By Dave Sellers

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An ufterinarket rip fence eun improve the perfor-nianee of n stundard fence, enhancing the tahle-san's precision.

No matter what kind of tablesaw you have, its accuracy depends on the operation of its rip fence. And fences that come as standard equipment range from OK to downright awful. Some have limited rip capacity and tlimsv construction. Many are fussy to adjust parallel with the saw blade or don't stay parallel once set. This can cause saw teeth marks or burn marks on the cut edge, or invite dangerous kickback. Often the rip measurement scale is inaccurate or hard to read as well.

Fortunately, six companies have developed aftermarket rip fences that are designed to work better than standard ones.

These replacement rip fences have longer rails for greater rip capacity, beefy const met ion. and positive locking mechanisms to keep them parallel. Setting the fences accurately within in. is no problem with the large, easy-to-read measurement scales.

To sec if these aftermarket fences arc-worth the price (between $240 and $410), I tested six brands. I chose models with rails long enough to allow ripping to the center of a i x 8 sheet of plywood-—generally the most popular rail length. I mounted each on a new 10-in. Delta Unisaw in the American Woodworker shop, and adjusted it according to the instniction manual.

All six fences arc well made. Five arc heavy-duty units suitable for production cabinet shops. The sixth, the Accufcncc, is a lighter-duty product with a few attractive features for a smaller workshop. As upgrades, you'll find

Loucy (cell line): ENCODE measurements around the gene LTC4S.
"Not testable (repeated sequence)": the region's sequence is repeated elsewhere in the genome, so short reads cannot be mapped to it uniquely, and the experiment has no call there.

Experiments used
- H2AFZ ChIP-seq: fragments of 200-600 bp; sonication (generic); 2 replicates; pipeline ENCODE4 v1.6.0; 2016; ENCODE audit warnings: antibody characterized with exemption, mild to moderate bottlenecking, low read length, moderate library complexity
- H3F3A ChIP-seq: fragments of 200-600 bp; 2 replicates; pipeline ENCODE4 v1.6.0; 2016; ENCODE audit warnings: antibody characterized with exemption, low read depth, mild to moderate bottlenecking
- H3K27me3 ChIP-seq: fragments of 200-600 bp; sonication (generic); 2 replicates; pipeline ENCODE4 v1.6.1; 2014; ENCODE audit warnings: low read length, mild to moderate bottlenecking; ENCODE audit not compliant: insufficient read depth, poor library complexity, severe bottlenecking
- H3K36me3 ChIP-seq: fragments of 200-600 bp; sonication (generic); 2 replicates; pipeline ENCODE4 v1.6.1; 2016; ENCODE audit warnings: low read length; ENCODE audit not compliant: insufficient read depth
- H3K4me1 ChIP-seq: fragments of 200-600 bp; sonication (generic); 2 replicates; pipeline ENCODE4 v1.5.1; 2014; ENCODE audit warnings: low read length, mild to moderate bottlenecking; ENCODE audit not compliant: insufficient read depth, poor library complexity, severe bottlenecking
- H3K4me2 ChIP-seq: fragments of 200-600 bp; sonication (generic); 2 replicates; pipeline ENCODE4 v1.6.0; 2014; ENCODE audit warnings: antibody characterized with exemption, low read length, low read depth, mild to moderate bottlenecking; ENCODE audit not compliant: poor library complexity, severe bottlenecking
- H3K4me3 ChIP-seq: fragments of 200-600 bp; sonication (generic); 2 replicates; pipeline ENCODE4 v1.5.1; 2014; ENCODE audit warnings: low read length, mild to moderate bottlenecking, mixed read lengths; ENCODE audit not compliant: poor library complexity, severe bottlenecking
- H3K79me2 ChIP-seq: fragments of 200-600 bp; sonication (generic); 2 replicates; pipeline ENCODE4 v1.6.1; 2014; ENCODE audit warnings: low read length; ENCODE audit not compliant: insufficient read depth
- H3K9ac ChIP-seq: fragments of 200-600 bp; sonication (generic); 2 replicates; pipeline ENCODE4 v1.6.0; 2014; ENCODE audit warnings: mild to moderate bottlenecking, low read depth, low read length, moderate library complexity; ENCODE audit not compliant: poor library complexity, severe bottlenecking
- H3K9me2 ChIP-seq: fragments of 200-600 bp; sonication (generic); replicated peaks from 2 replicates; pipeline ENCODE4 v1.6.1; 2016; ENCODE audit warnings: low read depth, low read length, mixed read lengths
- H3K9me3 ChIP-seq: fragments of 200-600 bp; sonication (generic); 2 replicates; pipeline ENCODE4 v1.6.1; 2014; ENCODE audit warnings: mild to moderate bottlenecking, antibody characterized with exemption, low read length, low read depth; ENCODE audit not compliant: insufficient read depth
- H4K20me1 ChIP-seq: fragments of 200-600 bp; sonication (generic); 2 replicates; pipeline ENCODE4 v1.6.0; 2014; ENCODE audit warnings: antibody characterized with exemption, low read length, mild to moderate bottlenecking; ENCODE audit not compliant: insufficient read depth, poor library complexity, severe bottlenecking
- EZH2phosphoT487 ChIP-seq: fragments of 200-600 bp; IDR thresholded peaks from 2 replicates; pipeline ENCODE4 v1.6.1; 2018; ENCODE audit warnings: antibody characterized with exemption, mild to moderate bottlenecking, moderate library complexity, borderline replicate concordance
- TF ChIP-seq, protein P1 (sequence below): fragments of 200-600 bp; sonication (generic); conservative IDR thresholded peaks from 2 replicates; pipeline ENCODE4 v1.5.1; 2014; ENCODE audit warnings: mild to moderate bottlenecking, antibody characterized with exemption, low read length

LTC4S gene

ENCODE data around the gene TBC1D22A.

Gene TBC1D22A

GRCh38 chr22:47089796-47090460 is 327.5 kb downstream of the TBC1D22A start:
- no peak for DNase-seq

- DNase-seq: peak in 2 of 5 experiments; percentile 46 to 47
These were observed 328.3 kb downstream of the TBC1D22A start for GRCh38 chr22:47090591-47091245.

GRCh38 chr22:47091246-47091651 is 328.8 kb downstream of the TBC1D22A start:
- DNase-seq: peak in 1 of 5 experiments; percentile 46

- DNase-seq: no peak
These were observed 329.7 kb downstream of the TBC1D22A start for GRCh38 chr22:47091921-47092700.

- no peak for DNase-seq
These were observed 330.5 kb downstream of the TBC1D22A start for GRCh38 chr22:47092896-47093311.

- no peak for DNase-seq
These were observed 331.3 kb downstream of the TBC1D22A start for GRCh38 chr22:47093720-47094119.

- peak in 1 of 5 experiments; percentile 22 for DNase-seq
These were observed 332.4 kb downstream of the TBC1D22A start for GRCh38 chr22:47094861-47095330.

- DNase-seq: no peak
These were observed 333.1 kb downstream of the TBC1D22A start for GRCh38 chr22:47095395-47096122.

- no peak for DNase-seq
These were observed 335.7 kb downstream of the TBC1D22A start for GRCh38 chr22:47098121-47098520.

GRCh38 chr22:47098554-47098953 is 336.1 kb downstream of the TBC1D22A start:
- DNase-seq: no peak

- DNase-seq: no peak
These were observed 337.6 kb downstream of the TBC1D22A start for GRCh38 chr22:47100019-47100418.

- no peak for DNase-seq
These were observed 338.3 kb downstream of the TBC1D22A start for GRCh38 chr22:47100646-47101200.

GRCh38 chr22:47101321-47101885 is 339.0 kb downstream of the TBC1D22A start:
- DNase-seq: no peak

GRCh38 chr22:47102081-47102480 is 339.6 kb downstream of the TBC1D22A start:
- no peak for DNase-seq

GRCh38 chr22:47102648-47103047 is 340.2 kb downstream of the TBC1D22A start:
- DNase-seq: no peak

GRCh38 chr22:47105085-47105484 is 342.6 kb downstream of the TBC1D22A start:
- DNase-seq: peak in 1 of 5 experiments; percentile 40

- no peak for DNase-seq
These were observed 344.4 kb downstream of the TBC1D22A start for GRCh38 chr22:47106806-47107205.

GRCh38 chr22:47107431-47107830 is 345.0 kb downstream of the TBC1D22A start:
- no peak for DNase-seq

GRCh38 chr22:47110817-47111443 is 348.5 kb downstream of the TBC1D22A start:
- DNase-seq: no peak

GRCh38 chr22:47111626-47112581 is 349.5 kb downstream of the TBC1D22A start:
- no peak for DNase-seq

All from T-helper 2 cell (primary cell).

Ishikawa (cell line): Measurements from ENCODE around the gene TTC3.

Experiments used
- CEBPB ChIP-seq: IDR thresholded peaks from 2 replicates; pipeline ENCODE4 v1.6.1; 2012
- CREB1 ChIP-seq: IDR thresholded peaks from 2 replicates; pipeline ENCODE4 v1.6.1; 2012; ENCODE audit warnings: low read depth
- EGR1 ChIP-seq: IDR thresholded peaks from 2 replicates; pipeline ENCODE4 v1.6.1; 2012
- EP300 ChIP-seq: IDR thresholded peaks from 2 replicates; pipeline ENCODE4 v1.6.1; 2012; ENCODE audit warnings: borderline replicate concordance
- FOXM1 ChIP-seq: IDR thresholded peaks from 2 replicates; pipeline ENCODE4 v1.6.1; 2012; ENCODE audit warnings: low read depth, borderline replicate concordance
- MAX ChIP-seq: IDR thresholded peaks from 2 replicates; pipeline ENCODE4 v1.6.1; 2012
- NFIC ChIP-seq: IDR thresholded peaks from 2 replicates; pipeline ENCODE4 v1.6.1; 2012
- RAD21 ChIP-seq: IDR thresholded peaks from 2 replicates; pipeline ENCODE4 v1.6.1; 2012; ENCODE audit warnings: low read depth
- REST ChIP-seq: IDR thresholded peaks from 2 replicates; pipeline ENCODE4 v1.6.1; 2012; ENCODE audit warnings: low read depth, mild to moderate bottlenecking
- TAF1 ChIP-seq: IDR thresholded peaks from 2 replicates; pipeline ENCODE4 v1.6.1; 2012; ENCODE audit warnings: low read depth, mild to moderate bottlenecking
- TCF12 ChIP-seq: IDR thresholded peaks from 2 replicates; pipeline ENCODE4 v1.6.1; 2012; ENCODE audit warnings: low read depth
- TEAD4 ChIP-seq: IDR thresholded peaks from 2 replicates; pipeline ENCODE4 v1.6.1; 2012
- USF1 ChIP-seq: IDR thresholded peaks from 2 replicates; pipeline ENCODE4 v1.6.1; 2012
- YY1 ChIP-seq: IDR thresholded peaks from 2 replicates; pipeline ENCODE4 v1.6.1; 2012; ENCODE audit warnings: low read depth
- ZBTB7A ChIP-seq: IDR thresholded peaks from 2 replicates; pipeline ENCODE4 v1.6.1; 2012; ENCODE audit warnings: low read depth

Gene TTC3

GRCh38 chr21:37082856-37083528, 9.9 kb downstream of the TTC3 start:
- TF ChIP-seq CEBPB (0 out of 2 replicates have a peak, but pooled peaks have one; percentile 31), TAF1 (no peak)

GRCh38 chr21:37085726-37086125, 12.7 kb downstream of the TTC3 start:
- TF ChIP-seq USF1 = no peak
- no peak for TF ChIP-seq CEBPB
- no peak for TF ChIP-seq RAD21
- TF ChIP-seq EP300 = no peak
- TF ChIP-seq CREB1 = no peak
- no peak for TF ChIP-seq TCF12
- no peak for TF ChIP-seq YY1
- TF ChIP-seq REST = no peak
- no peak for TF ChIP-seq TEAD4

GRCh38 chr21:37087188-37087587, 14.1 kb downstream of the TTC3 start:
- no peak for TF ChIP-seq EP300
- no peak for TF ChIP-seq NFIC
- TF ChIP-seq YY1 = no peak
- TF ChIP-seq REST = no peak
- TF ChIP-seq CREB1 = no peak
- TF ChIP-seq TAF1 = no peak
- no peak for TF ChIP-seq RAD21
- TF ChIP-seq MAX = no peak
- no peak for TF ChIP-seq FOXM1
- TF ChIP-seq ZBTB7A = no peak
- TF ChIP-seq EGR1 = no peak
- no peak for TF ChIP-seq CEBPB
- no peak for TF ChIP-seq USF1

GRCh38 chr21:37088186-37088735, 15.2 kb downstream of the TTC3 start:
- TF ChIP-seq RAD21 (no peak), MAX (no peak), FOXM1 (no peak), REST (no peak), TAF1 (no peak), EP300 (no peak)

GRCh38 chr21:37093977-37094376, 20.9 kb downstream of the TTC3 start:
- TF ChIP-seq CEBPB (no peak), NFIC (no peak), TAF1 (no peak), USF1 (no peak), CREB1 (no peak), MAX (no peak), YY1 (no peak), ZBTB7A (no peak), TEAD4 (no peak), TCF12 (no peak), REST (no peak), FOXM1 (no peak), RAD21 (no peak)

An ufterinarket rip fence eun improve the perfor-nianee of n stundard fence, enhancing the tahle-san's precision.

that any one of them will help you to make sm<x>thcr. more accurate rip cuts.

I didn't spend enough time with the fences to get a feel for their long-range IXTformance. but their solid coastniction suggests they'd hold up well.

A tablesaw fence gets some rough treatment in a busy shop—bumps from big sheets of plywood and lots of pushing Ixtck and forth in a hurry. To get a quantitative standard of comparison for tliis kind of treatment, 1 devised two tests.

First, I locked down each fence the way you would to make a cut. Then I used a machinist's dial indicator to measure how much the fence deflected under a sideways load of 10 pounds at the back edge of the saw table. 1 arbitrarily chose 10 pounds to simulate the loading front very large pieces of stock pressing against the fcncc. Results are reported in the discussions of each fcncc.

Second, I used a dial caliper to sec how consistently the fences stayed parallel to the blade after being moved briskly back and forth. All the fences stayed parallel within 0.005 in. after repeated rcscttings. 'Ihat deserves high marks for precision in our book.

What really separates one fence from another are features— like how the fcncc clamps to the rails and how easily it slides across the saw table. Some fences have accessories like stock pushers or hold-downs that fit securely in

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